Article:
The doc kept on pulling at things (I often used torture metaphors like “tightening the screws”), but the pain lost its hold on me. I was able to be there in the chair in part because I rested in the Presence of the Divine. I could bear the hurt and grow in trust in God at the same time. I count it as a minor miracle and give thanks!
It’s no small deal to remain present to discomfort, physical or emotional. Our personality patterns are constructed to protect us from these challenges. But ego structures can also hinder expression of the best of who we are, or who we could be in the fullness of our self-in-God. Welcoming prayer is meant for use when emotions are running high, when anxious over-activity spins us in circles, or when numbing behaviors fill the hours. It helps us let go and allow God to do some healing in the shadows of our identity. The Spirit can free us from inner monsters.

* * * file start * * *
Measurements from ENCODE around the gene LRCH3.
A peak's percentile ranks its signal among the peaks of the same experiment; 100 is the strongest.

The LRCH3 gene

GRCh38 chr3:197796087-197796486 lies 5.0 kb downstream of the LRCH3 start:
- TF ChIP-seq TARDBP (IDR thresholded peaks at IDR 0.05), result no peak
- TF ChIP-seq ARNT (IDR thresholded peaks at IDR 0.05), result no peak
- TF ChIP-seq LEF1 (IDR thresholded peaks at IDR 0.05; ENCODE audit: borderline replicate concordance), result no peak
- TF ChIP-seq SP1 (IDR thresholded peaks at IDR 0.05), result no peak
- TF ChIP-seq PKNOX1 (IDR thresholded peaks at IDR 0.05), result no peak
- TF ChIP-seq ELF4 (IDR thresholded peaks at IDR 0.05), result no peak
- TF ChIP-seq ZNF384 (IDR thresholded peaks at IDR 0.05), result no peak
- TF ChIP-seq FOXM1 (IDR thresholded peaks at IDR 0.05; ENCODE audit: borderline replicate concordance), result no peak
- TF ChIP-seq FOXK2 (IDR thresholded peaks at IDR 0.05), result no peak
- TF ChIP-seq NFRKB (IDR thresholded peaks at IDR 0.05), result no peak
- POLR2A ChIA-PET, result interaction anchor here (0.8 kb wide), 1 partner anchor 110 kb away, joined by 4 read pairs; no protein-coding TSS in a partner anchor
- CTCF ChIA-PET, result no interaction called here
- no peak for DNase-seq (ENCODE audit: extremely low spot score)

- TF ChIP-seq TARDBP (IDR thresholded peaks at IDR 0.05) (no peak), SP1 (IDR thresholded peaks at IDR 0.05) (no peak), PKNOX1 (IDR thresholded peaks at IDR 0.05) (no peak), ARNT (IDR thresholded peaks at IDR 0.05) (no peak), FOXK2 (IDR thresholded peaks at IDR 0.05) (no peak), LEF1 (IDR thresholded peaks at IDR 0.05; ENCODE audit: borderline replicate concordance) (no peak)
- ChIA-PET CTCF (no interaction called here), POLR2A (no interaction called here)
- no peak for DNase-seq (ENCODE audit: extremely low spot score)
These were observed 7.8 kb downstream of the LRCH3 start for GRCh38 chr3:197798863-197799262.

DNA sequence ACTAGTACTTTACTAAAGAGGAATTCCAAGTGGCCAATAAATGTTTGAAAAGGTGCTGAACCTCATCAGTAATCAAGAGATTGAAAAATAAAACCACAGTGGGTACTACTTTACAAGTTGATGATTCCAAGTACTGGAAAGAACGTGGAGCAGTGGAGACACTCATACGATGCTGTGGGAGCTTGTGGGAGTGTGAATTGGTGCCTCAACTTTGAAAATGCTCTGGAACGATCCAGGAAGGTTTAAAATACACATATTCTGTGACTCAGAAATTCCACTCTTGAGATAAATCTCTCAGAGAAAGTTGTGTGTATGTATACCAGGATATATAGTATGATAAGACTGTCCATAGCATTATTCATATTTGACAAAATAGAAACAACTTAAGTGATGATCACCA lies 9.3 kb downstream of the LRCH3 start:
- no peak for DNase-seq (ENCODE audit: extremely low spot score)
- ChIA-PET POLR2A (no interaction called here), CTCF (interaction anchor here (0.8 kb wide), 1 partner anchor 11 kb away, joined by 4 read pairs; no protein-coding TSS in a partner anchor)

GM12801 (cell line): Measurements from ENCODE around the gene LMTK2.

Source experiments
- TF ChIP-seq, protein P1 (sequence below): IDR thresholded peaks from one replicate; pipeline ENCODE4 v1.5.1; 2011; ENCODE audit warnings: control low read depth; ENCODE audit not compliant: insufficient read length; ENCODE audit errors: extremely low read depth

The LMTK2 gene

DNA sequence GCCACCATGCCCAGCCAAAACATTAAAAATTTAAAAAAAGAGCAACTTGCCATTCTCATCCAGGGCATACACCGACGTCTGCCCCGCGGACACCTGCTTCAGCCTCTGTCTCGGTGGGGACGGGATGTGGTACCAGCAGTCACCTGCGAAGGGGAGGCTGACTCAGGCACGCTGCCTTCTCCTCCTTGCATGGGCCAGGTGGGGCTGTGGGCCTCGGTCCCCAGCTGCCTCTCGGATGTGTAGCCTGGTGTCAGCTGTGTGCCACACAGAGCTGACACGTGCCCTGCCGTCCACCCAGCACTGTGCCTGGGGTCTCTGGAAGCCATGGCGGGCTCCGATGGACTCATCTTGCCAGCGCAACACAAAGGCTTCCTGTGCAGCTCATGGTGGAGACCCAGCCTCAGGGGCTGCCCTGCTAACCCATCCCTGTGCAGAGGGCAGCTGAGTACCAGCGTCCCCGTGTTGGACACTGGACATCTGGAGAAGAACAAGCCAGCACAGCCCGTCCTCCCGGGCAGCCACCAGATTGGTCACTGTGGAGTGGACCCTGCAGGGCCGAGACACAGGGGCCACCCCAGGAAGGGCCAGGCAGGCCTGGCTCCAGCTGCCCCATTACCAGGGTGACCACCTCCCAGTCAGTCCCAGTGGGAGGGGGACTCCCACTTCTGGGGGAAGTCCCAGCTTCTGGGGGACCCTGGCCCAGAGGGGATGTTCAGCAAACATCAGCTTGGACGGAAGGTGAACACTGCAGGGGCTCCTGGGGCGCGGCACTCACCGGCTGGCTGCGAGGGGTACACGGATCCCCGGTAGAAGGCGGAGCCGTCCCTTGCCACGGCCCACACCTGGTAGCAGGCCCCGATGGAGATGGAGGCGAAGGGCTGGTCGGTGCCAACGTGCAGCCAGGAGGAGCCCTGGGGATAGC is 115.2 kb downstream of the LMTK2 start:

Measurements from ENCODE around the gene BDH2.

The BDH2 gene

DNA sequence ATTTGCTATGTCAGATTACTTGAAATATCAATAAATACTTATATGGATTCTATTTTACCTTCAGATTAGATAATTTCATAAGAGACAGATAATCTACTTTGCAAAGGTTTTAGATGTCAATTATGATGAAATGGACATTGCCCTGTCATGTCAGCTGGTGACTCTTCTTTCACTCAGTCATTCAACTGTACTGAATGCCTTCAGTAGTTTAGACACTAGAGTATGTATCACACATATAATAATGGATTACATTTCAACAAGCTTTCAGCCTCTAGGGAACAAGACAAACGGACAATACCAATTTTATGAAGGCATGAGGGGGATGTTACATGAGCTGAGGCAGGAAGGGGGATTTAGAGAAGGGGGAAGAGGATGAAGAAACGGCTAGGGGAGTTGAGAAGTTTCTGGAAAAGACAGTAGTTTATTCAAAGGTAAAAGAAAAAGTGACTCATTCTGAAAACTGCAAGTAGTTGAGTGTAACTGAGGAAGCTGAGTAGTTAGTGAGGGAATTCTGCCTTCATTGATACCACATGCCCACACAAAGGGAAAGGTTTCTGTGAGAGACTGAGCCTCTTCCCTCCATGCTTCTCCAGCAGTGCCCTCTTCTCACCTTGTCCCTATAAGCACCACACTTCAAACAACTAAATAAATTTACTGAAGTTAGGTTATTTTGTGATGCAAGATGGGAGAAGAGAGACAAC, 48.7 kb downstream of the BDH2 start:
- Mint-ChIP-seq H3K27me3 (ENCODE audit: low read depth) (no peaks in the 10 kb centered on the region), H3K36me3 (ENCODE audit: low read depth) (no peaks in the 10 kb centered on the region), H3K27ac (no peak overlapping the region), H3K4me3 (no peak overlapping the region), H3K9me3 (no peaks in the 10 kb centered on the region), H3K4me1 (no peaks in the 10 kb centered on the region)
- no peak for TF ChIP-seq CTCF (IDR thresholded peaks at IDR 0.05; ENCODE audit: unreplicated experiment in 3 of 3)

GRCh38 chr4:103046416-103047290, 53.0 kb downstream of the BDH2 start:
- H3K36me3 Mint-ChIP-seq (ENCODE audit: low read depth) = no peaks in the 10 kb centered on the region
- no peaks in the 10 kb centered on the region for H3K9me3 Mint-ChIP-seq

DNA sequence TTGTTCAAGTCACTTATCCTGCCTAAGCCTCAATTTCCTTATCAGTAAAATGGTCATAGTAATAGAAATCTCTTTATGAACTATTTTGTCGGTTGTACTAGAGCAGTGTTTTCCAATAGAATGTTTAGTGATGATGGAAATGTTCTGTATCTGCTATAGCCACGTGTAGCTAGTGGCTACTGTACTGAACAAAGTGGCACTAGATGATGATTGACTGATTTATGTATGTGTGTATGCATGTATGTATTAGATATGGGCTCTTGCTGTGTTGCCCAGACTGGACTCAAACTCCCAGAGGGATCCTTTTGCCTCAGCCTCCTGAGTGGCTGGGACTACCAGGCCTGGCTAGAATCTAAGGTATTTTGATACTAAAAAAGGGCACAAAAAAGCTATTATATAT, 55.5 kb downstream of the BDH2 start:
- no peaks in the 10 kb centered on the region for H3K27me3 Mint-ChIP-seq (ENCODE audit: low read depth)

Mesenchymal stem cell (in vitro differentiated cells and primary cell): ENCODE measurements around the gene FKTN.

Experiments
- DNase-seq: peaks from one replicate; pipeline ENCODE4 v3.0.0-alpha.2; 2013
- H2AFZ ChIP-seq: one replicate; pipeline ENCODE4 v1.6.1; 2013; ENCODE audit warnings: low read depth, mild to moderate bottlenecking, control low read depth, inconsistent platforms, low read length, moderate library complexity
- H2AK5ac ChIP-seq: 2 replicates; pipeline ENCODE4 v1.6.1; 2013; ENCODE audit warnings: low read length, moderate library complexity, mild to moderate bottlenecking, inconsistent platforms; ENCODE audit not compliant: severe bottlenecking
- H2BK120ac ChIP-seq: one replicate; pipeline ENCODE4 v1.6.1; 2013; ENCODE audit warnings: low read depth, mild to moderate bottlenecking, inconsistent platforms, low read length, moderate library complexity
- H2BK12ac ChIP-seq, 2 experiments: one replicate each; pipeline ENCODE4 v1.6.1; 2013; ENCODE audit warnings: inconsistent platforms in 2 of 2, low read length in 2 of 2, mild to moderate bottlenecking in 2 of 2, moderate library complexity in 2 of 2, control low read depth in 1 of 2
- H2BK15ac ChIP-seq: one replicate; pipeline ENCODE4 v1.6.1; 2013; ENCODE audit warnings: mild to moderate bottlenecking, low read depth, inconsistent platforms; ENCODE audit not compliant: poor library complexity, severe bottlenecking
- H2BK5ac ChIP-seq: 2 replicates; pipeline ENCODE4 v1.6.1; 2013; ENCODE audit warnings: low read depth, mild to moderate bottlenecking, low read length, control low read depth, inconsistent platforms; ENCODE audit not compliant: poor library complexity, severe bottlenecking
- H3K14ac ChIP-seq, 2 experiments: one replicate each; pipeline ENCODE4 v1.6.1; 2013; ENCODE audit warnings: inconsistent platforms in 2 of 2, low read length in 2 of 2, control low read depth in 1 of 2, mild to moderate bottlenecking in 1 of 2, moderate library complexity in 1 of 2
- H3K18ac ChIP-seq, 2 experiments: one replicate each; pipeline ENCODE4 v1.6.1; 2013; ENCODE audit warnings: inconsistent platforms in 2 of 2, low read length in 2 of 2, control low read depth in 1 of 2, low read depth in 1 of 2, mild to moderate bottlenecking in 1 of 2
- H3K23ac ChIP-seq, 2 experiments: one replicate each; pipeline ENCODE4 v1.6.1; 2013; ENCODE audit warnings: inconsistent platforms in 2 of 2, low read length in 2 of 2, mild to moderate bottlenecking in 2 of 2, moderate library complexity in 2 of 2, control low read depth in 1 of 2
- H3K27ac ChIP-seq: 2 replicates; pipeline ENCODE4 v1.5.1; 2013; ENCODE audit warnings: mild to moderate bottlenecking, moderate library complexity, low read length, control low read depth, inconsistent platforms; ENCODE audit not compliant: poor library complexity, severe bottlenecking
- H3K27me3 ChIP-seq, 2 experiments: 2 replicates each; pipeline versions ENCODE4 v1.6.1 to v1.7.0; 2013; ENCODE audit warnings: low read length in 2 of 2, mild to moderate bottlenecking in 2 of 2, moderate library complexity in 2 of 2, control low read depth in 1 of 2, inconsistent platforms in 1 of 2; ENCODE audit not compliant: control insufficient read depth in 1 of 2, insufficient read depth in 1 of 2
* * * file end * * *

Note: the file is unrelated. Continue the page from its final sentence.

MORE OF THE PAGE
Last month, as we left for a weekend vacation, I realized I was dreading the trip. Wow, really?! We hadn’t even left, and I felt overwhelmed by all the planned activities? Part of me wanted to hunker quietly at home, even though friends were excited to treat us to great fun. I saw how I was bracing myself for the vacation. So I wondered, how could I better receive the gift of this time away? I tried the Welcoming Prayer.
Dragging my suitcase to the airport, I prayed, “Welcome dread. Welcome dread. I let go of my desire for security, affection, and control. I embrace this moment as it is.” After I prayed, I noticed how I felt more free to turn my focus toward enjoying the friends I love. I opened to what was, rather than wishing things were different. I became present to the moments, even to the fun. My inner Eeyore went on vacation too. While we were away, I savored the added bonus of glorious scenery. My soul was filled to overflowing.